Lockdowns and tight restrictions on movement and face-to-face interaction have forced people to explore new applications and digital alternatives they might not have otherwise considered. And interestingly, an astonishing 84 percent of global consumers report that digital services have had a positive impact on their lives during the pandemic, enabling them to get through this challenging period and to cope and function in most areas of their lives.
More than anything else, it is this seemingly insatiable appetite for innovative digital services that is fuelling the dramatic growth in the Indian startup scene this year. It explains why more than half of India’s unicorns have reached that status in 2021. And given that most consumers expect their reliance on digital services to increase even further over the next 12 months, it seems likely that this level of hypergrowth will continue throughout 2022 and beyond.
Expectations around digital experiences
As consumers have become more sophisticated in their use of applications, tolerance for poor digital experiences has diminished. With the advent of high-speed internet, digital intolerance is ubiquitous and latency is now perceived as the new outage across the country.
In our research, 69 percent of Indian consumers reported that their expectation of digital services has changed forever during the pandemic and more than two thirds readily admit that brands have only one shot to impress them.
This is the tightrope that digital-native brands in India are now walking. Even the smallest slip-up in performance can lead to more than half of their customers walking away, possibly never to return. Add to it, the negative press and publicity that outages create, which further damages the reputation of the brand and impacts valuations and investments.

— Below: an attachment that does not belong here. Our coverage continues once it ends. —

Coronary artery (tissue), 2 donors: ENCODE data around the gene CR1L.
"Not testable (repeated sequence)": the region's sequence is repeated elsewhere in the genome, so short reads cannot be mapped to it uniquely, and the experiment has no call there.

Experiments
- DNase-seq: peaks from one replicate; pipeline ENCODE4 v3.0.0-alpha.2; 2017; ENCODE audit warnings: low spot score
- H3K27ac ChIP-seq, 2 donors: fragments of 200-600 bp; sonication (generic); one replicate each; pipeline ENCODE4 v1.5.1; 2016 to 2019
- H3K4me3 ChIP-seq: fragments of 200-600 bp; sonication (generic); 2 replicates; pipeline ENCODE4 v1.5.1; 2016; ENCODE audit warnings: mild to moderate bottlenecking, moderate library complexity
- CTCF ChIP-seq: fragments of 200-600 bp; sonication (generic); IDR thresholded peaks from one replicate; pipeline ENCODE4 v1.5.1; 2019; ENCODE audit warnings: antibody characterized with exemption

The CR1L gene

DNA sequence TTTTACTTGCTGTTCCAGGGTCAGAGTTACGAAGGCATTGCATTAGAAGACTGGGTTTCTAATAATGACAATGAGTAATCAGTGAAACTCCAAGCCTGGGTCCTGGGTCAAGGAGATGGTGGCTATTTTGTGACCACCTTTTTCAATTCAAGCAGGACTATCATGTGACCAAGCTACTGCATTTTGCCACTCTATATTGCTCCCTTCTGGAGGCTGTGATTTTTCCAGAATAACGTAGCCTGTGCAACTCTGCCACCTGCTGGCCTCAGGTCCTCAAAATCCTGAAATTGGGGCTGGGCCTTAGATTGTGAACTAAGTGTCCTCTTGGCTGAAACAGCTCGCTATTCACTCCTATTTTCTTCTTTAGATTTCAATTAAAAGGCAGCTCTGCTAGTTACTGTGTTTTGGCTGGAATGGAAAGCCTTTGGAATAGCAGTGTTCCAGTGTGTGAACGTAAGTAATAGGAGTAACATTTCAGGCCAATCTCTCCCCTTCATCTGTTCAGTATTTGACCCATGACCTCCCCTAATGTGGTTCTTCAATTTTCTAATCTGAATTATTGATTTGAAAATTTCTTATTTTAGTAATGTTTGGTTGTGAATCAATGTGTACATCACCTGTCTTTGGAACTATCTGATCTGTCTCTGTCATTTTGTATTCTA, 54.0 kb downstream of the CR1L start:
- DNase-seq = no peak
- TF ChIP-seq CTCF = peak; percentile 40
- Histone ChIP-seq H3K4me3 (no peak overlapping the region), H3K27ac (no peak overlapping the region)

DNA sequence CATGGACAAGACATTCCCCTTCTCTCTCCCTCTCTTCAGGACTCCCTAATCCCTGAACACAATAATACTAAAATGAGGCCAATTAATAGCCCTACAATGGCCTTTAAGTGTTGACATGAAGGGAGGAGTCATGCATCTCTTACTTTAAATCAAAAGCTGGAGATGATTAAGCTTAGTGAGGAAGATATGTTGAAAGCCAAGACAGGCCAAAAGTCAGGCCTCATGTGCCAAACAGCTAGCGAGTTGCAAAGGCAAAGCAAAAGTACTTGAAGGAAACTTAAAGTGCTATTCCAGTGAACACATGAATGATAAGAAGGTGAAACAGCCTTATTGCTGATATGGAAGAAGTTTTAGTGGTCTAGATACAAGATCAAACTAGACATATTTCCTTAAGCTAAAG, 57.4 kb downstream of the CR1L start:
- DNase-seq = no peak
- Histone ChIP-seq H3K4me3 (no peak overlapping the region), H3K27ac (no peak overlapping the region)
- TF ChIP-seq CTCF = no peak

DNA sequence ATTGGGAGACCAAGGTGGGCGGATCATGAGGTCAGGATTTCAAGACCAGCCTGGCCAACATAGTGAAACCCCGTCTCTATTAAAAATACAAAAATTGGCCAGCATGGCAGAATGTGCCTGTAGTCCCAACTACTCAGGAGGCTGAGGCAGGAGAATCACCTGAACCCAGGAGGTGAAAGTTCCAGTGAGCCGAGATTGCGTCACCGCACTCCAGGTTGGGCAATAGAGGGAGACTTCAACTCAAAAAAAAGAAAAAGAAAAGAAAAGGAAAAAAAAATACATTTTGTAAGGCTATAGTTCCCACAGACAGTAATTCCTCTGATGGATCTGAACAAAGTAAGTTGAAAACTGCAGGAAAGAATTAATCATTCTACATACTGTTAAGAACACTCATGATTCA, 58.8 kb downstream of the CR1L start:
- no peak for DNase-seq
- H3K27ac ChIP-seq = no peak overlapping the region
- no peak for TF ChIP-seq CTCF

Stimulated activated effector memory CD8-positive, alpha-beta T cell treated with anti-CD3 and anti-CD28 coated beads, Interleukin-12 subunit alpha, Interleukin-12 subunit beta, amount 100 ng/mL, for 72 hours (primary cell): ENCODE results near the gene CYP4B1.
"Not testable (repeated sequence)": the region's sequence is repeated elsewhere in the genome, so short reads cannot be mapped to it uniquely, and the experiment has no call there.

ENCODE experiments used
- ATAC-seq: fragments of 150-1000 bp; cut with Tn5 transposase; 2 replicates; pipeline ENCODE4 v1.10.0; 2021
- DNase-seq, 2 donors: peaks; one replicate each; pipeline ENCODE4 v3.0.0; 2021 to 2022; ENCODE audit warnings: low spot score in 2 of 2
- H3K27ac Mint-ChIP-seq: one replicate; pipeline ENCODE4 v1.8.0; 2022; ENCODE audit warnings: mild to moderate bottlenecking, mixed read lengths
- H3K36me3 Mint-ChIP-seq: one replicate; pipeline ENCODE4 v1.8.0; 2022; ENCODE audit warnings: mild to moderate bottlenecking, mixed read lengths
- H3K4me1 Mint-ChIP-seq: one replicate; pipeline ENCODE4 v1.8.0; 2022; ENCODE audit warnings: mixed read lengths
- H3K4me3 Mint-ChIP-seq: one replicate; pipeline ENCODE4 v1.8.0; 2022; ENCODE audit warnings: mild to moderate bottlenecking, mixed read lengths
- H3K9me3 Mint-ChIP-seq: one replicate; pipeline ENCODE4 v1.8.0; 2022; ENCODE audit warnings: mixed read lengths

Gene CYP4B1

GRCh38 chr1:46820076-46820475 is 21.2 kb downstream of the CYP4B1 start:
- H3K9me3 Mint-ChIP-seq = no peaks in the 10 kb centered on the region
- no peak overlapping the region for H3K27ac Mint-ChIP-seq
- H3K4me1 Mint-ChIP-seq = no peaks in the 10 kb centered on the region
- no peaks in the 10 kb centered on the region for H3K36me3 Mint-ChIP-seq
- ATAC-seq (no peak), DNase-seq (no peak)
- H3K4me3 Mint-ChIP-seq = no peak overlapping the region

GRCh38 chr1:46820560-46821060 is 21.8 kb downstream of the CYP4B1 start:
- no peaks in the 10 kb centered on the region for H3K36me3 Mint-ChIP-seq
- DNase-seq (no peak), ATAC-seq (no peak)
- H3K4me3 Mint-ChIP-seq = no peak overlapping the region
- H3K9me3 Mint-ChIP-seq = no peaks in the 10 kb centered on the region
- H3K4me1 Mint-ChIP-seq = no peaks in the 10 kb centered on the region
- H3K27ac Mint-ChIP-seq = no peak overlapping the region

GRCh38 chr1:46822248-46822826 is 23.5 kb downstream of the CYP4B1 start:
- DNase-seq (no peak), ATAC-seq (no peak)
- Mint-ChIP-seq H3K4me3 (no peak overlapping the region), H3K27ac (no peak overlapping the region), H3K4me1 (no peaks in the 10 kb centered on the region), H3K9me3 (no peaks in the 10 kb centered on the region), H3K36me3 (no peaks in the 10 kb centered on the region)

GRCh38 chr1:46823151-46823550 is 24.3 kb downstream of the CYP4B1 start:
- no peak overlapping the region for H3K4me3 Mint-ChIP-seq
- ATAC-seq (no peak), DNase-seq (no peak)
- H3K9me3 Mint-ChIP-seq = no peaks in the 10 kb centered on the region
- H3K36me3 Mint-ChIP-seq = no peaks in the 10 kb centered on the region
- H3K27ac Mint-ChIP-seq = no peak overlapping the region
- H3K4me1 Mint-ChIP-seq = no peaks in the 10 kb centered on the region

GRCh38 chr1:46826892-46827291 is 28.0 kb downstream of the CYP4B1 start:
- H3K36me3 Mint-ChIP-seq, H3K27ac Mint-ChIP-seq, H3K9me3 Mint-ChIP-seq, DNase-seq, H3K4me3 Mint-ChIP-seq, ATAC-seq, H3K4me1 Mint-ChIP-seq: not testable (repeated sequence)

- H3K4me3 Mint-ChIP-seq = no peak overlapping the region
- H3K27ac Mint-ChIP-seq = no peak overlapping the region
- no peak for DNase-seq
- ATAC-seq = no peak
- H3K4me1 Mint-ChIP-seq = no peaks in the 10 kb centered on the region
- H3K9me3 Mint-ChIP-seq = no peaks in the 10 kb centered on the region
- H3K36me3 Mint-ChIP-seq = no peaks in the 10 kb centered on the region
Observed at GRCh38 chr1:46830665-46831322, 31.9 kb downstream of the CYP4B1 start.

Caught in an innovation race
By their very nature, hyper-growth startups rely on constant and rapid innovation to disrupt established incumbents and create differentiation in the market. But the speed of digital transformation has soared to new heights over the last 18 months as startups have scrambled to meet changing customer needs and exploit new opportunities during the pandemic.
In another recent study conducted by AppDynamics, Agents of Transformation: The Rise of Full-Stack Observability, technologists in India stated that digital transformation within their organisations has been running more than 3.5 times faster than it was prior to the pandemic.
This rapid innovation is firing India’s startup economy, but the danger for hyper-growth companies is that this pace of transformation can quickly become unsustainable without the right infrastructure and processes to scale operations in line with demand.